Before I get further into dissecting the Nelson Pill Hearings I want to pause and talk about feminism and my intent for this project. The history of the birth control pill and the history of feminism are closely tied, because, of course, if women can control when and/or whether they have children, they have power over their own lives. First-wave feminists knew this. It was Margaret Sanger after all who coined the term “birth control” and conceived (pardon the pun) the idea of the pill in the first place. And so it’s no surprise that the release of the birth control pill in 1960 ushered in the second wave of feminism.

Somewhere, somehow, many people confused the right to choose with blind acceptance of hormonal birth control as “freedom.” These may be the same people who liken questioning the government with being unpatriotic. I suggest that in a democracy it is our most patriotic duty to scrutinize whether our government is acting in the best interest of its people. Likewise, as feminists it is our duty to scrutinize what may or may not be serving women.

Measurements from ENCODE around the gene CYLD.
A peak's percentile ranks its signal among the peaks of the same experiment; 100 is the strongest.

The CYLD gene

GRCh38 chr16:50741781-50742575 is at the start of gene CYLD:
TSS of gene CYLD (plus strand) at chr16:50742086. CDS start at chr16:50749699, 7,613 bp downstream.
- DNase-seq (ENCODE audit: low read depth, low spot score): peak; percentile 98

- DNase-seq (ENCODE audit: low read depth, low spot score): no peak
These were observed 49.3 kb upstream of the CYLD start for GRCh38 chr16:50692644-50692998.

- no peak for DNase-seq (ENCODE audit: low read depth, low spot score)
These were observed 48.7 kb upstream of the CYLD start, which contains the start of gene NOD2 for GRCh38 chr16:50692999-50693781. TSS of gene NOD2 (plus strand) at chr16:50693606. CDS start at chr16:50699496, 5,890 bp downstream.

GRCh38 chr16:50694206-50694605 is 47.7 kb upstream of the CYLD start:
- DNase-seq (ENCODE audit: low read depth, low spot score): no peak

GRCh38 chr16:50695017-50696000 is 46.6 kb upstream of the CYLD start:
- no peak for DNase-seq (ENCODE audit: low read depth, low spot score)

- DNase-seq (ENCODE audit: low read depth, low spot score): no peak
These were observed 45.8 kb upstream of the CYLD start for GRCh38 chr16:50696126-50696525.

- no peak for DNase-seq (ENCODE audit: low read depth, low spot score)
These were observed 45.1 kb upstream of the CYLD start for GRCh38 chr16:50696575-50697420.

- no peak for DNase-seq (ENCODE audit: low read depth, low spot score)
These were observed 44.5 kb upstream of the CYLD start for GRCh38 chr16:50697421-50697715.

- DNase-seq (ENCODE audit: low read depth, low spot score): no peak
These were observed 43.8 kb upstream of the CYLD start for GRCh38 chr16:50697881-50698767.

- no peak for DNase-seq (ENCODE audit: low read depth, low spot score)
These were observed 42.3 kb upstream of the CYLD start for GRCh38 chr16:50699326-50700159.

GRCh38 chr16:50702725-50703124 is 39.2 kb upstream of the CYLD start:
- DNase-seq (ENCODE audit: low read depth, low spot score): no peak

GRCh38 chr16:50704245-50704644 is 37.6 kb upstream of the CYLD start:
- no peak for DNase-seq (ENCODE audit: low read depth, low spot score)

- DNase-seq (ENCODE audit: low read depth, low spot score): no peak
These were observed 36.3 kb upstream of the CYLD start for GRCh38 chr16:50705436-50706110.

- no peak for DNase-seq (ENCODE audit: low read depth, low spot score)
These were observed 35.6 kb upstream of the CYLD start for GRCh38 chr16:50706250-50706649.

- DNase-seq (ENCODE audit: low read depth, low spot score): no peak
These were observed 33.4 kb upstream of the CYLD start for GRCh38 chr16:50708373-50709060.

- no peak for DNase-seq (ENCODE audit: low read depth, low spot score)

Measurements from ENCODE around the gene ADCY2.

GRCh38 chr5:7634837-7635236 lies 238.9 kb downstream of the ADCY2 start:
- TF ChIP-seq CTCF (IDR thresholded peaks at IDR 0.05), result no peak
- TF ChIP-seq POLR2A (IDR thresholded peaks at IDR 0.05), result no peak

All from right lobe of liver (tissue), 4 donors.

The F Words – Feminism and Freedom

Many people believe that having unlimited access to every kind of birth control is the only way to be a feminist and therefore speaking out against the pill or other hormonal birth control is anti-women. Let us consider for a moment the types of birth control that are encouraged, advertised, and prescribed, and with these medications, whose body is being affected? Who will pay if these methods fail? Who has to deal with the side effects? As someone who suffered a stroke while on the birth control pill, I am keenly aware of the price that comes with this “freedom.”

Anti-feminists like to write a lot of articles about how women want to have it all—as if everyone doesn’t want to have it all. That’s not a feminist concept, that’s an American ideal. So, yes, as an American I want to have it all. I want birth control that doesn’t come with the risk of blood clots. I want birth control that isn’t going to kill me, make me fat, give me acne, create mood swings, or lower my libido. Why would I want all the freedom to have sex without getting pregnant with none of the desire to actually have sex?

Read the rest of the article here.

Advertisements